Urban Wildflowers (aka weeds)

Those of you who spend your summers resolutely trying to eradicate every last weed in your carefully manicured lawns and gardens may be offended by this post and will accuse me of romanticizing the enemy. But even the most disregarded plants may have at least one quality we can admire.

As I was walking through some newly subdivided land last night I couldn’t help appreciating the sunflowers that had sprung up on bare, dry, sun-baked lots. It’s amazing that they can bloom in the heat of the summer after everything else has shriveled and wilted.

I must admit that I am also sentimental about dandelions. Don’t get me wrong—I don’t want a yardful of them. But when I see the first dandelions in the spring, I remember the dandelion bouquets my children brought to me in their baby hands with the words, “I picked these for you, Mommy.”

That’s not all. Even though we doggedly tried to rid our Boise garden of morning glory, if I can put myself in a child-like frame of mind (and momentarily forget that a morning glory seed can sprout after living dormant for twenty years), I  see the morning glory blossoms as fairy dresses scattered across the grass.

Then there’s tumble mustard, a plant that grows along the ditch banks and open areas.  It’s considered a pest, but it can be impressive with hundreds of tiny yellow blossoms on a circular plant that is sometimes four feet in diameter.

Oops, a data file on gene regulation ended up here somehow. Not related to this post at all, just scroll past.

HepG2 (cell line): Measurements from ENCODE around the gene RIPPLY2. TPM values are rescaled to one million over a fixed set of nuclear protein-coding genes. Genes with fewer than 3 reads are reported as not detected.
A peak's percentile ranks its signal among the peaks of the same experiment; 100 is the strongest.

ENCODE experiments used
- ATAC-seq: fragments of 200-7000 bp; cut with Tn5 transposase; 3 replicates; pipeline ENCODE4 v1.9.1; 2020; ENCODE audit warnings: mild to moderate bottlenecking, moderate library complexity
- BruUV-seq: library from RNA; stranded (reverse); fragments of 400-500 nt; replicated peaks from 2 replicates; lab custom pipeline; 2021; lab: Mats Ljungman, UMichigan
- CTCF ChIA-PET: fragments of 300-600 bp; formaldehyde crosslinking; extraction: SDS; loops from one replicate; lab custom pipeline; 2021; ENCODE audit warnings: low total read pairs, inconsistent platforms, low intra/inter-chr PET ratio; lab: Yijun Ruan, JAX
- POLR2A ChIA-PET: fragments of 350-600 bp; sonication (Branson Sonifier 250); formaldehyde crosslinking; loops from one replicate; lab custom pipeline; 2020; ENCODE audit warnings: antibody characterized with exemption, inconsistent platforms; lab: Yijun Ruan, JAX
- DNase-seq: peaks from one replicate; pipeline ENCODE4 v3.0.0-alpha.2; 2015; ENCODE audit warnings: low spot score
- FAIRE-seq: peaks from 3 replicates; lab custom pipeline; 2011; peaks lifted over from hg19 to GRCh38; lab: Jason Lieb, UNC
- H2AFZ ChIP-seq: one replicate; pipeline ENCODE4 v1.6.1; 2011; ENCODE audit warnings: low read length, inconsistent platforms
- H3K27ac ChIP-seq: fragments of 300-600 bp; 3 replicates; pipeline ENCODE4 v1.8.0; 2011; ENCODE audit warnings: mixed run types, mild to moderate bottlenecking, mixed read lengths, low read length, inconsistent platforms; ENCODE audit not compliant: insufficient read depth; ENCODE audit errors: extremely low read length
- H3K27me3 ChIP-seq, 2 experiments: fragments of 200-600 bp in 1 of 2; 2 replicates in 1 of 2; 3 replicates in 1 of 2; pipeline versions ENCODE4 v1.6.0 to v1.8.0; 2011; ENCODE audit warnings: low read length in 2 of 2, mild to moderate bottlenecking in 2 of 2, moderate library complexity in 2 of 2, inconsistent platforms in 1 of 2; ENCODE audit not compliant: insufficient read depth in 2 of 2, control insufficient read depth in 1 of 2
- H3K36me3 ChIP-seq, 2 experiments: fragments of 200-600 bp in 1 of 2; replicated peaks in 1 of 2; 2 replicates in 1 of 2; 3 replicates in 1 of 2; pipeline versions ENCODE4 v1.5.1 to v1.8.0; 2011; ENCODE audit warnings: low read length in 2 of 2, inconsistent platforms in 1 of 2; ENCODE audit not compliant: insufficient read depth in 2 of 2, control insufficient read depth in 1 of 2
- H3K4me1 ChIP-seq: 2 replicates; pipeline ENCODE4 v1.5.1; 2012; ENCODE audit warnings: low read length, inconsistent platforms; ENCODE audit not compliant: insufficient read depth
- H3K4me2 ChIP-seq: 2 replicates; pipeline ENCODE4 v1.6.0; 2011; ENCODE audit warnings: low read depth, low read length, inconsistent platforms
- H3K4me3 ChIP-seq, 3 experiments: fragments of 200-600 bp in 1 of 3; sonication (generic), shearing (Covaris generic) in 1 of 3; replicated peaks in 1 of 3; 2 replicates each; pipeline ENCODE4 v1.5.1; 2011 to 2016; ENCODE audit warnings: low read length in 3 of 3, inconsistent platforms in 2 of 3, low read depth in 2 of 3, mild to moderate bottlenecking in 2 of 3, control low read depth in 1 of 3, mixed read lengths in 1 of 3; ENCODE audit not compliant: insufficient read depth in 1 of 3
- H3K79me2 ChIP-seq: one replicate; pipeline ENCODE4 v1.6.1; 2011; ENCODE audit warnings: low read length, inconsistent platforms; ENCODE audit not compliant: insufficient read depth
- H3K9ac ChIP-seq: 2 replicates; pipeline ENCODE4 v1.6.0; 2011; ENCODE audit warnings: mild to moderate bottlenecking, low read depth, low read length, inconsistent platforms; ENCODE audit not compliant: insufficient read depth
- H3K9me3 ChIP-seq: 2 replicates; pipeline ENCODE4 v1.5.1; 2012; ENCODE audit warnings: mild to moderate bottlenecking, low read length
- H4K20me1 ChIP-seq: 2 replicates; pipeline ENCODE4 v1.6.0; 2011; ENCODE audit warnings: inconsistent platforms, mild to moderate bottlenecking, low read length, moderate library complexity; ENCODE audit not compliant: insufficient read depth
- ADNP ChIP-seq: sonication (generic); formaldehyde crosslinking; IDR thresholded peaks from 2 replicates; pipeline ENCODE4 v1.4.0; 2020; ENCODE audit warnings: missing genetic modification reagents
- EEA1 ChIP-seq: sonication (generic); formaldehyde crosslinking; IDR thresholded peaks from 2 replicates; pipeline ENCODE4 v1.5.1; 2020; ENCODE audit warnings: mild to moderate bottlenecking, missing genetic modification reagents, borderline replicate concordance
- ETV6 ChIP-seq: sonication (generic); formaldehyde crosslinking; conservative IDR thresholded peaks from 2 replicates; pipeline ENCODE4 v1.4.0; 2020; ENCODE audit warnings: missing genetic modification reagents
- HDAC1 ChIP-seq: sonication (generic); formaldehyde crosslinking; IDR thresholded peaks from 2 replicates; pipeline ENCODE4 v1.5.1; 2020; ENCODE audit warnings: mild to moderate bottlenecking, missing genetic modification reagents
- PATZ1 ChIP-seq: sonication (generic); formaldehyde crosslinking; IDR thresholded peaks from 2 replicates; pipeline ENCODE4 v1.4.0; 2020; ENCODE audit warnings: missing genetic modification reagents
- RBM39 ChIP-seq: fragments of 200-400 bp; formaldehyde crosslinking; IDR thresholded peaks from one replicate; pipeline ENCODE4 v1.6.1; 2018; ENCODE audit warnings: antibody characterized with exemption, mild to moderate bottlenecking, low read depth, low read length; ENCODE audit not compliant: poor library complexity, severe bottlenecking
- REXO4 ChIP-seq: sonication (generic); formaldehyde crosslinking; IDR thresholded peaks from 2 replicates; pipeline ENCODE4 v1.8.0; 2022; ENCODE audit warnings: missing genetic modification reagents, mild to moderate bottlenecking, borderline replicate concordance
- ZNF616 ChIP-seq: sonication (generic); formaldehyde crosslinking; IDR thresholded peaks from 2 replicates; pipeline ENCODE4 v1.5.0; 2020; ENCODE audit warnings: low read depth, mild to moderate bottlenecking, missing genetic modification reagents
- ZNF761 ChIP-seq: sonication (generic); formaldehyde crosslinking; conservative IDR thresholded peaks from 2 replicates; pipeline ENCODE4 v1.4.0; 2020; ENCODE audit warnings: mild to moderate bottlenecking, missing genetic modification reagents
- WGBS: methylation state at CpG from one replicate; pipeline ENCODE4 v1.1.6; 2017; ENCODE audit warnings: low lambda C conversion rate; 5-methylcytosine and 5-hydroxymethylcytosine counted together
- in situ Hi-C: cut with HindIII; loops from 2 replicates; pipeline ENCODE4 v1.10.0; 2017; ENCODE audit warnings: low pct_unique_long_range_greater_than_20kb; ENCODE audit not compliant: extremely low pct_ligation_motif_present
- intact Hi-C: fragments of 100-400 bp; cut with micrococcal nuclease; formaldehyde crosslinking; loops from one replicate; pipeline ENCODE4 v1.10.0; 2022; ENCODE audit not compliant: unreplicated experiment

I am also partial to the deep reddish-purple blossoms of the burgundy hound’s tongue that seems to grow near every ditch and stream in Idaho. What a shame that it is poisonous, evil-smelling, and can cause rashes.

Like all of you, I’ll continue to dig dandelions and spray morning glory, but occasionally I would like to step back from this modern war on weeds and see whatever glory is there to behold.


About Judy Grigg Hansen
I write poetry and nonfiction, and I am passionate about the people, places, and wildflowers of Idaho and the Northwest.

One Response to Urban Wildflowers (aka weeds)

  1. Ann Babbel says:

    Next time I walk my dog, or just stroll around my yard–I’m wearing my “Judy glasses!” ann

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